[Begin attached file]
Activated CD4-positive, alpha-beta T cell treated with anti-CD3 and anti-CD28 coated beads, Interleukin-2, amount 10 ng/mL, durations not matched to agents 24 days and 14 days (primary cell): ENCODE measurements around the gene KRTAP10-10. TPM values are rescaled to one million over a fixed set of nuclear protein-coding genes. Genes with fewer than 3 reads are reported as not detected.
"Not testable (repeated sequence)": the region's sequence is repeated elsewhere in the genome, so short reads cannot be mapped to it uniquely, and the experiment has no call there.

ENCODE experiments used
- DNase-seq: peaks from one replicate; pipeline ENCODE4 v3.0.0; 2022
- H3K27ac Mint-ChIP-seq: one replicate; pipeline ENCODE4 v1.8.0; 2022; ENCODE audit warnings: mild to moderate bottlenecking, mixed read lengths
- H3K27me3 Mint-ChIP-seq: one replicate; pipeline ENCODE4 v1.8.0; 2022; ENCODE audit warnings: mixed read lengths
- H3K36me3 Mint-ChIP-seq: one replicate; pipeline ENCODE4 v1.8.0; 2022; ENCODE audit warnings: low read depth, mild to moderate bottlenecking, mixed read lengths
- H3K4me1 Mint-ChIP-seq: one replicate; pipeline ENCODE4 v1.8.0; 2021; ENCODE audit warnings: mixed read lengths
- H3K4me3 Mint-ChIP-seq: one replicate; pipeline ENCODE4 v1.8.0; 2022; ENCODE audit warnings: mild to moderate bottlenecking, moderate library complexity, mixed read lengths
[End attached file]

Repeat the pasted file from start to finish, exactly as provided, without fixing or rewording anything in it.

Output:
Activated CD4-positive, alpha-beta T cell treated with anti-CD3 and anti-CD28 coated beads, Interleukin-2, amount 10 ng/mL, durations not matched to agents 24 days and 14 days (primary cell): ENCODE measurements around the gene KRTAP10-10. TPM values are rescaled to one million over a fixed set of nuclear protein-coding genes. Genes with fewer than 3 reads are reported as not detected.
"Not testable (repeated sequence)": the region's sequence is repeated elsewhere in the genome, so short reads cannot be mapped to it uniquely, and the experiment has no call there.

ENCODE experiments used
- DNase-seq: peaks from one replicate; pipeline ENCODE4 v3.0.0; 2022
- H3K27ac Mint-ChIP-seq: one replicate; pipeline ENCODE4 v1.8.0; 2022; ENCODE audit warnings: mild to moderate bottlenecking, mixed read lengths
- H3K27me3 Mint-ChIP-seq: one replicate; pipeline ENCODE4 v1.8.0; 2022; ENCODE audit warnings: mixed read lengths
- H3K36me3 Mint-ChIP-seq: one replicate; pipeline ENCODE4 v1.8.0; 2022; ENCODE audit warnings: low read depth, mild to moderate bottlenecking, mixed read lengths
- H3K4me1 Mint-ChIP-seq: one replicate; pipeline ENCODE4 v1.8.0; 2021; ENCODE audit warnings: mixed read lengths
- H3K4me3 Mint-ChIP-seq: one replicate; pipeline ENCODE4 v1.8.0; 2022; ENCODE audit warnings: mild to moderate bottlenecking, moderate library complexity, mixed read lengths